We are an innovative nation and a fast adopter of technology. International science and technology collaboration is a vital driver of Australian innovation. It enables our research community, including industry, academia and government, to be globally competitive and contribute to world-leading innovation.
International cooperation, especially in the early stages of research and development, allows for significant Australian input into market-shaping technological innovation. Australia's research community is world-leading in many critical technology sectors including advanced materials, the applied use of Artificial Intelligence (AI), autonomous navigation in GPS-denied areas, provable security and compliance, and quantum technologies.
Expanded efforts in science and technology diplomacy aim to promote Australia as a partner of choice for research collaboration, academic exchange programs and capacity building. We will strengthen our involvement in international research networks and promote Australian industry. International cooperation enhances our industry's global reputation and positions our research community to maintain foresight of emerging critical technologies. Australia is mindful of the need to ensure that international research collaboration addresses our strategic interests, and does not see Australian intellectual property diverted to support malign interests.
Overseas markets supply most of our technological requirements at a lower cost and more reliably than we could do alone. This is one of the reasons we remain open to trade and investment, and committed to competitive, open markets and collaborative research.
Taking Australia to the world
Science and technology lift the productivity and competitiveness of the economy. In the face of the most challenging economic circumstances in a century, capitalising on our relative strengths in science and technology innovation is critical for Australia's economic growth. Engaging with international research networks and promoting Australian innovation is key for growing Australia's future.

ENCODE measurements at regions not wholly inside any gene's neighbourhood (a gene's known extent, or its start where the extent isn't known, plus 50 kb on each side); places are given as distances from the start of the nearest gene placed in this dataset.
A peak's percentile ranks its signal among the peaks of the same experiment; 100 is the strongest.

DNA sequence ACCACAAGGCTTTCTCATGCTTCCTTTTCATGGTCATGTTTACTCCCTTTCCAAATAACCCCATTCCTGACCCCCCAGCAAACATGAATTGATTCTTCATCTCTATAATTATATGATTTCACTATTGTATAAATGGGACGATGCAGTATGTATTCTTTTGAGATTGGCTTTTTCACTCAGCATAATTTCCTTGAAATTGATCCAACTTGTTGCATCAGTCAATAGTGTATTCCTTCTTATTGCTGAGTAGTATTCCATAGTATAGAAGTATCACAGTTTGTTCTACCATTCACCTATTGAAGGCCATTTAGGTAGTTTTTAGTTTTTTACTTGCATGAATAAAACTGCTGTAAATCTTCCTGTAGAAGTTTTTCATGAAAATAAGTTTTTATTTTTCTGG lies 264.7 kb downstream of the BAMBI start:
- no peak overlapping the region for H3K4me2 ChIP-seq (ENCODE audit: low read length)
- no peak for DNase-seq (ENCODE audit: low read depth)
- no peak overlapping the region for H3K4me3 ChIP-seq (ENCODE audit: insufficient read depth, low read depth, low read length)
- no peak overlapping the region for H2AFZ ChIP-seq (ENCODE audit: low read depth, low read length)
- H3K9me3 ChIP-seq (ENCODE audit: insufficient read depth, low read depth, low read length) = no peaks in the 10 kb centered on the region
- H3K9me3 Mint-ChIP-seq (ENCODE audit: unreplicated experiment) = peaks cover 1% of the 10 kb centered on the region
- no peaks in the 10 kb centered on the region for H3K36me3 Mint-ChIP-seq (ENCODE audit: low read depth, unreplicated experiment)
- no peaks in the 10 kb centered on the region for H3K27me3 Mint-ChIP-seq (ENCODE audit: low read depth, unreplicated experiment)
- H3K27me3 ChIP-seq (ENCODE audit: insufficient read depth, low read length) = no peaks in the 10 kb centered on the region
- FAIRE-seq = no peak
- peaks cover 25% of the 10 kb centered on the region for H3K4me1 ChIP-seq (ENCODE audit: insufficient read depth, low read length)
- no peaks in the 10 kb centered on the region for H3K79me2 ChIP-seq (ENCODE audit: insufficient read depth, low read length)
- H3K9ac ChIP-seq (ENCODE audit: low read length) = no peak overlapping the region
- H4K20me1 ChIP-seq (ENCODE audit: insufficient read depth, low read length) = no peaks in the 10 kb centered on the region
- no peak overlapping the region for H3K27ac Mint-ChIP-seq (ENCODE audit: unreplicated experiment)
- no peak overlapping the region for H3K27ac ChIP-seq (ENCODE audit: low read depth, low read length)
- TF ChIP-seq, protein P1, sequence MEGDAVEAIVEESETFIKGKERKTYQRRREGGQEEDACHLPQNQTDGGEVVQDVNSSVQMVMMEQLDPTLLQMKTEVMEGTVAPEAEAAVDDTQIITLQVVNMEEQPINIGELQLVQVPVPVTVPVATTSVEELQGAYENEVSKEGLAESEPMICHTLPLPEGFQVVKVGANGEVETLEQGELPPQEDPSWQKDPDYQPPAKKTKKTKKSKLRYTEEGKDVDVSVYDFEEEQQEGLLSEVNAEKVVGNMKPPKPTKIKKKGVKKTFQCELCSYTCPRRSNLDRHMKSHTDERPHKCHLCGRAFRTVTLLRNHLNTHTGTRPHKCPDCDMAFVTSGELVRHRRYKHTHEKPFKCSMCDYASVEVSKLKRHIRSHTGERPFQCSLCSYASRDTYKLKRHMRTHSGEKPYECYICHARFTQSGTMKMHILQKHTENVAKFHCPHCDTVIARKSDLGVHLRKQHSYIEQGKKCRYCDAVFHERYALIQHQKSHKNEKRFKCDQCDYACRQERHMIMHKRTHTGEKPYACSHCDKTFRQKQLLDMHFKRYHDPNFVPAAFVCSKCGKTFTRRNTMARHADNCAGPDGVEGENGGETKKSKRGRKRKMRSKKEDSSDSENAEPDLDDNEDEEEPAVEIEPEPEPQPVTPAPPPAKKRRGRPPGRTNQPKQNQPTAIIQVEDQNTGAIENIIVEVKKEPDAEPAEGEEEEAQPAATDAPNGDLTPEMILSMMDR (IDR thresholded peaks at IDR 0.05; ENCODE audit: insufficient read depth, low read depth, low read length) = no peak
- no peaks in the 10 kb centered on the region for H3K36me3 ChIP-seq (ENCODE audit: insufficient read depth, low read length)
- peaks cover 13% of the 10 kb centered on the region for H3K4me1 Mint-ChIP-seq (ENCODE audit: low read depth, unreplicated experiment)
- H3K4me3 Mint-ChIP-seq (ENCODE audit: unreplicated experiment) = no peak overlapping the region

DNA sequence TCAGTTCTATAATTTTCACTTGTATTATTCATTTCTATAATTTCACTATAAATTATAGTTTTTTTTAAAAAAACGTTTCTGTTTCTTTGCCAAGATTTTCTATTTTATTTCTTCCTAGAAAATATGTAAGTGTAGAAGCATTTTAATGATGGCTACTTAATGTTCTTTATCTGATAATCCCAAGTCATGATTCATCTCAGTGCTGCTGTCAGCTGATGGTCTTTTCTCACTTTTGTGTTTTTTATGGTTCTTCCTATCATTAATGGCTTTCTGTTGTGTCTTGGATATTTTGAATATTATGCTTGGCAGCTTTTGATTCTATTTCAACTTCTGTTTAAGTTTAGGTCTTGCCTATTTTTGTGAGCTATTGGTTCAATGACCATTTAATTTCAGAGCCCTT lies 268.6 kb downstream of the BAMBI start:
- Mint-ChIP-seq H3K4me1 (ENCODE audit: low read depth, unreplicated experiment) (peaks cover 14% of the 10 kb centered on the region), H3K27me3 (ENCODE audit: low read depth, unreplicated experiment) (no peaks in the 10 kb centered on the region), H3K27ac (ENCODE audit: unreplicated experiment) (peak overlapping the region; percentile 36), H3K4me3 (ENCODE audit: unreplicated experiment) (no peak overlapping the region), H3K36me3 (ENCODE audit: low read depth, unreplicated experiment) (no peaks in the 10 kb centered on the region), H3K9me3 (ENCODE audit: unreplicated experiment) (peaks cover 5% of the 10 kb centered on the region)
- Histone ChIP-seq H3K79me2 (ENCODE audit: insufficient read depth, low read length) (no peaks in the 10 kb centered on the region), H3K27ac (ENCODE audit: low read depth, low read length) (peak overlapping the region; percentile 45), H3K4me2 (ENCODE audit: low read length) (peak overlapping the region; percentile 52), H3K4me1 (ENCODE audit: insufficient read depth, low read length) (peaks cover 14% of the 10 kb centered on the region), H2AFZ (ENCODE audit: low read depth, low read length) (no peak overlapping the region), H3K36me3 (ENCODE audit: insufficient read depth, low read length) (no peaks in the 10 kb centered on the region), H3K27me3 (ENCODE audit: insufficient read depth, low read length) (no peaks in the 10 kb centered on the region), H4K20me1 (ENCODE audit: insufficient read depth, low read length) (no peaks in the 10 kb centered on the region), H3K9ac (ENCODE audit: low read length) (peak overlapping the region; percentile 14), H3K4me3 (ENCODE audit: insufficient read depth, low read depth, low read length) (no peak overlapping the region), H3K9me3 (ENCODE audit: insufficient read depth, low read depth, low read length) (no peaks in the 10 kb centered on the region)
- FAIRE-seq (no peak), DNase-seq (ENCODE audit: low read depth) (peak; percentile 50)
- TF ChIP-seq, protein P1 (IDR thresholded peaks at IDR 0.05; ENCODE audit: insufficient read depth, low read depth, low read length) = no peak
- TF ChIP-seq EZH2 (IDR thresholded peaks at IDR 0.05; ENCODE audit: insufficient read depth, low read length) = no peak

AUSTRALIA'S TARGETED TALENT EXCHANGE AND STUDENT PIPELINE
Australia recognises the benefit of targeted talent exchange and student pipelines with our international partners. CSIRO's Data61 has been actively developing such partnerships with countries like New Zealand, the United States, the United Kingdom, Germany, South Korea, Singapore and India to increase international cooperation on critical technology innovation, including cyber security, the Internet of Things, blockchain, AI and quantum computing.
The Government is committed to the commercialisation of Australian research and innovation. Global supply chains and export opportunities underpin Australia's cyber security and critical technology industry. They prompt Australian businesses to develop new capabilities and provide valuable avenues for commercialisation.
Close cooperation between Government, industry and business associations supports the identification of international market opportunities and the export of domestic innovation and capability. Initiatives such as the Landing Pads program, delivered by Austrade working in partnership with AustCyber, the Department of Defence and CSIRO, has supported cyber security and technology companies to access international opportunities.
To ensure Australian industry can continue to effectively capitalise on these opportunities, we will:
- promote Australian research internationally, including through Australian education exports, and support Australian involvement in international research networks where this is consistent with our national security interests
- support industry-led trade missions to increase the awareness and attractiveness of Australian companies to international customers and investors
- provide export support such as market intelligence and advice
- promote Australian companies as trusted partners within global supply chains
- monitor international technology markets and research networks to identify 'fast follower' opportunities.
Australia's interests in space technology
Space-based critical technologies are essential to our economy and security. We rely on space-based systems such as global navigation, communications and meteorological satellites to enable the full range of conveniences technology brings to daily life.